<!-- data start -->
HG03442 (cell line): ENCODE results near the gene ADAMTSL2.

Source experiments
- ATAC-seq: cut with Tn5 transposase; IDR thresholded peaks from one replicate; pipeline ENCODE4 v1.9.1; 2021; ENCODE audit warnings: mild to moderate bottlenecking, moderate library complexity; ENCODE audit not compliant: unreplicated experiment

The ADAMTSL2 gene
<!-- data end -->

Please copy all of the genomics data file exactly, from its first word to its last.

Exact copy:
HG03442 (cell line): ENCODE results near the gene ADAMTSL2.

Source experiments
- ATAC-seq: cut with Tn5 transposase; IDR thresholded peaks from one replicate; pipeline ENCODE4 v1.9.1; 2021; ENCODE audit warnings: mild to moderate bottlenecking, moderate library complexity; ENCODE audit not compliant: unreplicated experiment

The ADAMTSL2 gene